Biloela asylum seeker family daughters enjoy first day of school after 


Tamil family daughters enjoy their first day of school in Queensland after they spent two years detained on Christmas Island

  •  Tamil asylum-seeker family’s girls are all on smiles on their first day at school
  •  Family friend tweets ‘they loved it’ as the girls look adorable in blue uniforms
  •  Nadesalingams settling back into Biloela after dramatic four-year battle to stay
  •  After being denied refugee status they spent two years on Christmas Island

They could be any other Aussie school kids but the beaming smiles on the faces of Kopika and Tharnicaa Nadesalingam reflected a special joy at attending their first day of school. 

It’s the type of normalcy that is a far cry from the two years they spent with their parents Nades and Priya as the only occupants of the reopened Christmas Island detention centre.

Tharnicaa, 5, tightly grips the straps of her oversized pink school bag, which come with an attached toy pink unicorn while Kopika, 7, stands straight showing off her impressive hair plaits in a pic tweeted by Seven News journalist Ebony Abblitt. 

Tharnicaa, five, and Nadesalingam, seven, are all smiles on their first day at school in the Queensland town of Biloela in another sign the family is beginning to enjoy a normal life after their high-profile four-year battle against being deported to Sri Lanka

Tharnicaa, five, and Nadesalingam, seven, are all smiles on their first day at school in the Queensland town of Biloela in another sign the family is beginning to enjoy a normal life after their high-profile four-year battle against being deported to Sri Lanka

‘And they loved it’ replied an account run by family friend and local social worker Angela Fredericks, who has led the fight to let the family stay. 

The might have many more years of schooling ahead of them if their mother gets her way.

“I hope they go to study, they go to university … I hope their future is [to become] doctors,” she told The Guardian after the family returned to the outback Queensland town of Biloela. 

The photo is another sign the Nadesalingams are beginning to enjoy a typical Australian family life that for so long seemed out of reach as they and their advocates fought a protracted and dramatic four-year battle to stay in the country. 

Tharnicaa's fifth birthday welcomed the family back to Biloela and here she is seen adjusting her outfit watched by her parents Priya (left) and Nades (right)

Tharnicaa’s fifth birthday welcomed the family back to Biloela and here she is seen adjusting her outfit watched by her parents Priya (left) and Nades (right)

The girls are attending a private Christian denomination school in Biloela after the Albanese Government granted their parents Nades and Priya a bridging visa. 

They were welcomed back to the Queensland outback town of Biloela with a fifth birthday party for Tharnicaa on June 12. 

That balloon-festooned occasion saw the girls dressed in pink dresses and wearing tiaras while cutting into huge pink-iced cakes, one of which had a koala on it symbolising their hope to stay in Australia permanently.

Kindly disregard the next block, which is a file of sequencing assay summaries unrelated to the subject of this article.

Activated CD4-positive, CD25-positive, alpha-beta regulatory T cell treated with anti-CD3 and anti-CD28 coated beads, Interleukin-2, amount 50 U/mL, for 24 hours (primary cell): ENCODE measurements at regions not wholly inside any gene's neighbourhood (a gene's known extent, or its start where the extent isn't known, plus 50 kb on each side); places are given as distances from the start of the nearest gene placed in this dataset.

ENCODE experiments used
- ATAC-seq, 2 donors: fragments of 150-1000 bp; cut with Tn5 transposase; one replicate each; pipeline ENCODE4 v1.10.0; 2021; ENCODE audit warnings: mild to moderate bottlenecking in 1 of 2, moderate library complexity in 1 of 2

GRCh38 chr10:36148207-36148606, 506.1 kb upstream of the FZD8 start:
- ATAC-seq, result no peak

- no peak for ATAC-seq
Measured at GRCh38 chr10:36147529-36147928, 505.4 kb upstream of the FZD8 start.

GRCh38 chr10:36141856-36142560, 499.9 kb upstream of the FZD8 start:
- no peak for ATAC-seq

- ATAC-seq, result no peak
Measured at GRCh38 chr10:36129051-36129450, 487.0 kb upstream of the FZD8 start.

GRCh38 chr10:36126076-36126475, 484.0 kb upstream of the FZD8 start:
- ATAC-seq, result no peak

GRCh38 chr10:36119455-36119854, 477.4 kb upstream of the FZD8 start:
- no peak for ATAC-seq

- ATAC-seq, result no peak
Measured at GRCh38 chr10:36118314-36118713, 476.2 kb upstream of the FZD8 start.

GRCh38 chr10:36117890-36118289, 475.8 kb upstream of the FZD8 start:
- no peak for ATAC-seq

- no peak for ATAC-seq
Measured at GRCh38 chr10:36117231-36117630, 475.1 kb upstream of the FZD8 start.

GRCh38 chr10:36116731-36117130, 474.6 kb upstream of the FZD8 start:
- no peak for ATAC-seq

This 2019 photo shows the Nadesalingams thanking their supporters after they were sent to the Christmas Island detention centre where they spent two years fighting deportation

This 2019 photo shows the Nadesalingams thanking their supporters after they were sent to the Christmas Island detention centre where they spent two years fighting deportation

Ms Fredericks said the family was ‘getting more and more relaxed each day’ and were ‘so incredibly grateful’ for the love and support they were receiving from the Biloela community.

Priya and Nades met in Australia after arriving by boat in Australia as asylum seekers fleeing the civil war in Sri Lanka and they married in 2014.

Both their girls were born in Australia. 

They were granted a bridging visa and settled in Biloela but were denied refugee status and in March 2018, the Morrison Government attempted to deport them and they were sent to a Melbourne detention centre.

This led to a high-profile campaign to let the family stay in Australia with a series of legal battles that often polarised public opinion.

An 11th-hour court injunction saw the plane that was meant to take them back to Sri Lanka ordered to land in Darwin in August 2019.  

The family then spent two years in the Christmas Island detention centre, which was reopened solely for them.

Tharnicaa was forced to spend her fourth birthday in Perth Children’s Hospital after being medically evacuated from Christmas Island to be treated for sepsis caused by untreated pneumonia.   

After that they were moved to community detention in Perth before they were given bridging visas by the Albanese Government in one of its first acts in coming to power.

The family are seeking permanent residency, with Prime Minister Anthony Albanese seeing ‘no impediment’ to it being granted.

Earlier this month conservative commentator Peta Credlin said in an opinion column that the family should have returned to Sri Lanka after they lost a High Court challenge against deportation, and that being allowed to stay in Australia would encourage more arrivals from countries such as Sri Lanka. 

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